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Gongzilla - Suffer CD (album) cover

SUFFER

Gongzilla

 

Jazz Rock/Fusion

4.08 | 22 ratings

From Progarchives.com, the ultimate progressive rock music website

fuxi
Prog Reviewer
4 stars ESSENTIAL LISTENING FOR EVERYONE WHO EVER LOVED PIERRE MOERLEN'S GONG...

I know, I know, this is BENOIT Moerlen's (and Hansford Rowe's and Bon Lozaga's) version of Gong, but it sounds so much like a reincarnation of those two classics - GAZEUSE and ESPRESSO II - that I (who have loved those albums for decades) could jump for joy. If it wasn't for Progarchives, I would never even have discovered Gongzilla, as their jokey name always made me think they were a cabaretish, "Pothead Pixie" kind of band.

Instead, it seems, Benoit Moerlen, Rowe and Lozaga (all three of whom appeared on ESPRESSO II itself) have very consciously set out to revamp and expand upon Pierre Moerlen's style from the second half of the 1970s. Not only is their opening track similar in feeling to ESPRESSO II's "Heavy Tune"; their song titles also refer to the earlier album("Gongzilla's Dilemma", for example); at least one of their tunes is a straightforward reworking of an ESPRESSO II track ("Bad Habits") and, best of all, they got the inimitable Allan Holdsworth to guest on four of their compositions.

Believe me, SUFFER really is good news! Late 1970s Gong was unique among progressive jazz-rock bands, as they used a highly original combination of vibraphones, marimbas, electric guitar, bass, sax and flute (at least when Didier Malherbe was with them) as well as lots and lots of percussion... I've always loved that sound, and I've tried to find its equivalent in as many jazz groups as I could trace, ever since Pierre himself (at the end of the seventies) felt the unfortunate need to record middle-of-the-road-rubbish... Now here we are in a new millenium and there's a gorgeous North American band who have actually resurrected a style I love.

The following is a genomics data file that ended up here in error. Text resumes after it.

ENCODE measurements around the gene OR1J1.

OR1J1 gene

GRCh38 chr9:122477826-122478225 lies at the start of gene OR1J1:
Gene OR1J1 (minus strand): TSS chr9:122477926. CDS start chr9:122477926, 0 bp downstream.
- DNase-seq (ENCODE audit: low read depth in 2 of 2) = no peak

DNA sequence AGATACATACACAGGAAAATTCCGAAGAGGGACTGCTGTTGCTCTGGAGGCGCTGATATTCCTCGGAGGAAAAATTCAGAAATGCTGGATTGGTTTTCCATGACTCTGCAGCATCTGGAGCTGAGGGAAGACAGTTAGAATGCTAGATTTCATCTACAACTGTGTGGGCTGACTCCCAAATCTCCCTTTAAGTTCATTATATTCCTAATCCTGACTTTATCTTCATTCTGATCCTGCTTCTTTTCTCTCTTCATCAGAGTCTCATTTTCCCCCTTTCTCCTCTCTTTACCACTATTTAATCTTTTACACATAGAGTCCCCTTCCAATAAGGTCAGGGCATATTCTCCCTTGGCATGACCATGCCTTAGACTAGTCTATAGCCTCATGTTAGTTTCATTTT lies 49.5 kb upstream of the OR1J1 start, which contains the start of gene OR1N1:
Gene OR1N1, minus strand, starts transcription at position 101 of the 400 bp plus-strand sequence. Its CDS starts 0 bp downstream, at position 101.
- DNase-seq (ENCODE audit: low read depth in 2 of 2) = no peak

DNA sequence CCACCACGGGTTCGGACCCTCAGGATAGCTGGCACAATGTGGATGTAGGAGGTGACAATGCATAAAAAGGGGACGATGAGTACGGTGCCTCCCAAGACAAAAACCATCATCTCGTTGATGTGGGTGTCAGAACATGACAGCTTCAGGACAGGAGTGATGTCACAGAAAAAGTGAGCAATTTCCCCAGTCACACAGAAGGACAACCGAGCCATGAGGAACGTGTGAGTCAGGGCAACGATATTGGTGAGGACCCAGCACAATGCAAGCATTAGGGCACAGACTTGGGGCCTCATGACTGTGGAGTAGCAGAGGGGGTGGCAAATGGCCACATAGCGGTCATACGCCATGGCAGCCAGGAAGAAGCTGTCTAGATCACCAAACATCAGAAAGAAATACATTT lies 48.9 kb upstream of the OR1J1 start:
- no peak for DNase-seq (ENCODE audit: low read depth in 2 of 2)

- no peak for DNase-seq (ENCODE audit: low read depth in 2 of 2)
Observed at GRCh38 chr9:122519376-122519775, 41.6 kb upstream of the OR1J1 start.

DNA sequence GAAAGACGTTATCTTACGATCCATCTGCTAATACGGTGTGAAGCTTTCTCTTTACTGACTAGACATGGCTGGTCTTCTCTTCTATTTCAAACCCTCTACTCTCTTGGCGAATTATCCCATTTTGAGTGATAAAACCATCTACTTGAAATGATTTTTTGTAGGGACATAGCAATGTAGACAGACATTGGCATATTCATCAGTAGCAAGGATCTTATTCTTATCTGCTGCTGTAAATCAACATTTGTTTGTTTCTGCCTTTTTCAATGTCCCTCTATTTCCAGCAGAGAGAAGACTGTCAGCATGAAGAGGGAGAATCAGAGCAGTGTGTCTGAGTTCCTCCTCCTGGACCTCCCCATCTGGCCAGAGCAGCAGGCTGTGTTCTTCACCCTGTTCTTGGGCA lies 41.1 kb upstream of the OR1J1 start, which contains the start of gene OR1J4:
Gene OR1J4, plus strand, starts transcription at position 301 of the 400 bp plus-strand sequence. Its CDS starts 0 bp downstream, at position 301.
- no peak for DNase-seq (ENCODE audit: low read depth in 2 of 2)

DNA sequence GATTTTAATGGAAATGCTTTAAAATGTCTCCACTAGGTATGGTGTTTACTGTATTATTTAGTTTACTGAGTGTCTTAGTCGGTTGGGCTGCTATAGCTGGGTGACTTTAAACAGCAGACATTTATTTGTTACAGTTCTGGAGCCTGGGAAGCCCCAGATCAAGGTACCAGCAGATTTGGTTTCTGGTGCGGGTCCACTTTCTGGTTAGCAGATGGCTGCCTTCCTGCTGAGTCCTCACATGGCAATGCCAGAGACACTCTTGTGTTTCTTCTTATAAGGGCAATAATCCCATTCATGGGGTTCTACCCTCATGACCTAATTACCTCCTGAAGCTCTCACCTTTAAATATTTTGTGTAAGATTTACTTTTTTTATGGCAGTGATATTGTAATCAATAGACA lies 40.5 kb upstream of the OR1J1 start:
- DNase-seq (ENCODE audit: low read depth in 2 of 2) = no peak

If I have one criticism, it's that the great Pierre proves irreplacable. Although the drummers on SUFFER are good, not one of them matches P.M.'s incomparably rich and virtuosic sound. But let's not carp. There's a lot of brilliant music here. The bluesy solos on "Mr Sinister Minister", the GAZEUSE-like guitar and vibraphone arpeggios on "Hip-Hopnosis", the wonderfully refined playing on the highly delicate "Allan Qui?" - I'd be a fool if I didn't recommend this album.

fuxi | 4/5 |

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